“Most serious musicians have about 1,000 tunes in their repertoire, but don’t know the names of many of them, and, as music has shifted to downloads, people also don’t have the sleeve note information that would be on albums or CDs. People were losing the heritage and the history of the music.”

Using the app is easy. To identify a tune with Tunepal, a person simply needs to use their phone to record a slice of a live or recorded instrumental session, by one or more players.

Tunepal is specially geared up to identify tunes from noisy sessions and isn’t too bothered by multiple instruments and pub noise, Duggan says. The app then goes to the website to search for a likely match, based on its 13,000-tune archive of Irish, Scotts, Welsh, Breton, Old Time American, Canadian and Appalachian folk tunes.

There’s an existing database of digitised traditional music that Tunepal can draw upon, done about a decade ago when aficionados with some computer expertise used a digital music notation mark-up language called ABC to create the digital archive.

Tunepal has about 93 per cent accuracy in identifying a song. “It’s looking for the most prominent harmonic sound,” says Duggan.

That’s only the beginning. The beauty of the application is that it takes into consideration the natural creativity displayed by musicians. “No musician plays a tune exactly the same way twice,” he says – they tend to embellish and reshape as they play.

Therefore, Tunepal uses an algorithm developed by Duggan to “compensate for the expressiveness a musician introduces into a song”. And that, again, is part of the difference between Shazam and Tunepal. Shazam “is looking for a specific instance of a song, whereas my software is actually looking for melodic similarity.”

Tunepal can identify a song regardless of whether it is played faster or slower, or moves up or down a few semitones.

Identifying a song is really only the beginning, though. Tunepal sends back the name of the song – or, as is sometimes the case with traditional tunes, several different names for the same melody – but, at that point, its real usefulness, especially for serious musicians, begins.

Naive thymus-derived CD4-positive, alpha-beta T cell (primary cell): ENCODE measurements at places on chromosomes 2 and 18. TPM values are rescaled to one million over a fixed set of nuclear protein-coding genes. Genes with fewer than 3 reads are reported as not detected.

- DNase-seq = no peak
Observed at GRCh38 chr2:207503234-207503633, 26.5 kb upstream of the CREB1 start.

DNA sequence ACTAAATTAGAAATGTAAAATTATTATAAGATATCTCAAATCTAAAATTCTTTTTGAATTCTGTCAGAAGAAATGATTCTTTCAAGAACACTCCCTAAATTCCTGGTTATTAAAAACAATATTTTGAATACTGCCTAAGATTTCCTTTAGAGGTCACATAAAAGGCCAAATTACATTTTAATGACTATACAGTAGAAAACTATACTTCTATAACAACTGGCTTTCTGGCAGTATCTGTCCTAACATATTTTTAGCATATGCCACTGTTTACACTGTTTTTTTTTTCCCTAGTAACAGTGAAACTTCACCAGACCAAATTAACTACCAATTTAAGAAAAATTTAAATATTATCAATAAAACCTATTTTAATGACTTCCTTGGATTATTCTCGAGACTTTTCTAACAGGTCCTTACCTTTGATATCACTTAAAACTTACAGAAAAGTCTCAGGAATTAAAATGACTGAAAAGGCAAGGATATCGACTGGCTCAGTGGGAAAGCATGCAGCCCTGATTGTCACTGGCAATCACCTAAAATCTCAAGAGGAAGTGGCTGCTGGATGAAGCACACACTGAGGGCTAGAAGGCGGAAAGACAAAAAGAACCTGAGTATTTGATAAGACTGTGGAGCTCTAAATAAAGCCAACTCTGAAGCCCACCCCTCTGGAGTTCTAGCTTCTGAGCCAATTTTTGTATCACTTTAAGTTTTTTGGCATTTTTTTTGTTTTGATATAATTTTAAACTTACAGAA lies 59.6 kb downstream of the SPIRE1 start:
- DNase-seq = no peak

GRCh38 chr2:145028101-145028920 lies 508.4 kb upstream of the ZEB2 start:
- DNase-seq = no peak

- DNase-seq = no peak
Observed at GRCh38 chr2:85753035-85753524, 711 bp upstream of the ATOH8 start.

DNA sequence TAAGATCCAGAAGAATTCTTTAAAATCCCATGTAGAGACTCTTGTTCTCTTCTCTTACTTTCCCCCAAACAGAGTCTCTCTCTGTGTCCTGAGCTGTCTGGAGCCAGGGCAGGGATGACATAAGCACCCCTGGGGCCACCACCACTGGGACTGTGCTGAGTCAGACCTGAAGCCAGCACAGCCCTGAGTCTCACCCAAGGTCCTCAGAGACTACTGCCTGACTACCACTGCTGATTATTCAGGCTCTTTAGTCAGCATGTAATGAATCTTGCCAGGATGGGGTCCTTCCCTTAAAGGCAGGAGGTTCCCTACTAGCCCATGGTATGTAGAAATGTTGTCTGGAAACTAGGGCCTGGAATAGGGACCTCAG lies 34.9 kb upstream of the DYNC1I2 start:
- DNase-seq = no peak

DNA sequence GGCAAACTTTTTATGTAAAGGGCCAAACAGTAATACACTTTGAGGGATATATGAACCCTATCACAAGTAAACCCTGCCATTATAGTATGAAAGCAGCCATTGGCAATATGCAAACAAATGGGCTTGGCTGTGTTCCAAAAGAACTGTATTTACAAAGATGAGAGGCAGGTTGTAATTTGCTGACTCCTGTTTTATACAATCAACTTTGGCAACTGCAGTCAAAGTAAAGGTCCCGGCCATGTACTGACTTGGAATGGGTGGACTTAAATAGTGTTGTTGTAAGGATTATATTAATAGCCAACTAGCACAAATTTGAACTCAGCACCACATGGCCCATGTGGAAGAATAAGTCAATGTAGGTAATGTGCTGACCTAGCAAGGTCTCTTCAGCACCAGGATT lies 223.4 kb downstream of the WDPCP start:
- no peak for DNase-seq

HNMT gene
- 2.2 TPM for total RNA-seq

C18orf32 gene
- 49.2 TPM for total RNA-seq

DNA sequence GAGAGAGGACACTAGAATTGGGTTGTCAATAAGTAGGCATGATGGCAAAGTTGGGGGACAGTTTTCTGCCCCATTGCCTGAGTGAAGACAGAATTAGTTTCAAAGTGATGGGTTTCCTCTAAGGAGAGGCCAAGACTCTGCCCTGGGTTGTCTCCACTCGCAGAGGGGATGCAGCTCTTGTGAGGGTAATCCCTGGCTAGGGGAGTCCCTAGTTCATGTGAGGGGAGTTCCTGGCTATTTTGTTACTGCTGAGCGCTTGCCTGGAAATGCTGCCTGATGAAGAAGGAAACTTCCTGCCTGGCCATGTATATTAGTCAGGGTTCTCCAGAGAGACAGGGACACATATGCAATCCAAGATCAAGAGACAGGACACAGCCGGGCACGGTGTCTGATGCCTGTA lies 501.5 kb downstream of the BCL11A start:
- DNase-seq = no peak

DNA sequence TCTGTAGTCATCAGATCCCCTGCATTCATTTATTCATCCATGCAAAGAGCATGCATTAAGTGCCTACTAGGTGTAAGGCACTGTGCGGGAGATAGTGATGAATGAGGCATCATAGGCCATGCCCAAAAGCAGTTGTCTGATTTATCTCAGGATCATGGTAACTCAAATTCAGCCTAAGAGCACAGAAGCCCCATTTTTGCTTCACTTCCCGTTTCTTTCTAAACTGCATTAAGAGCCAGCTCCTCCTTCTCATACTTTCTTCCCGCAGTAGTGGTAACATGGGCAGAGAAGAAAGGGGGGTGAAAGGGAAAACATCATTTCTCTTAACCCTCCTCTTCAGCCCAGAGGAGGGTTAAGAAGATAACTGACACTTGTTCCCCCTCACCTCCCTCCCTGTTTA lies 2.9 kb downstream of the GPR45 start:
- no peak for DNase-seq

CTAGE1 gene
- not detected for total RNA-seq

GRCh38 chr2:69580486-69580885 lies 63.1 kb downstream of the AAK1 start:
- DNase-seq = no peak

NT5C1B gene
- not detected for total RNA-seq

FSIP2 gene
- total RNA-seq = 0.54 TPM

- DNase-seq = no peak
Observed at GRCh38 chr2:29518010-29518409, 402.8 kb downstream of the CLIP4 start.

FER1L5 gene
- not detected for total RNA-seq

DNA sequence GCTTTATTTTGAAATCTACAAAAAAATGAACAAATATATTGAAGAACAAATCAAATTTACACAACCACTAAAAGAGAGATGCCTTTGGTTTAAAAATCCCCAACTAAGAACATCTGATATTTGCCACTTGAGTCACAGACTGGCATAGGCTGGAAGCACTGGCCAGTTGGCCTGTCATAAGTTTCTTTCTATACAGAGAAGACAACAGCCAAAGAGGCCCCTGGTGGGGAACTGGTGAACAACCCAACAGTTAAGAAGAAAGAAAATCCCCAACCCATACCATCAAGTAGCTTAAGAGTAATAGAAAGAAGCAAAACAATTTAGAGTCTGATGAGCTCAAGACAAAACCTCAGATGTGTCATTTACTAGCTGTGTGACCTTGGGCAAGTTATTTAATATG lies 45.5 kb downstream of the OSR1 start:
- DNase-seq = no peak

Along with getting archive history on the tune – a discography and other background information – musicians can see the tune represented on staves, and can geomap the query (linking the time and date of the search to a specific location).

Often, this will be where a tune is heard live, which creates searchable performance archives. “You can then see what tunes people are playing where,” notes Duggan. “It’s kind of a crowd-sourced Ceol agus Rince na hÉireann.”

So far, he has about 10,000 instances of queries that have come through the site from users of his iPhone app in locations as varied as Seoul and South Africa, though most are based where traditional music is most often played: in Ireland, the UK and US.

He’s sold about 1,000 copies of the iPhone app and has also won some awards – but adds with a laugh he didn’t develop it for the money. Tunepal has become useful as a subject for numerous papers on its ongoing development (it has gone through four previous versions).

“It’s really kind of magic, especially for people who don’t understand how the technology works,” notes Duggan. “I’m still amazed by it, and I wrote the bloody thing.”

See an introduction to Tunepal: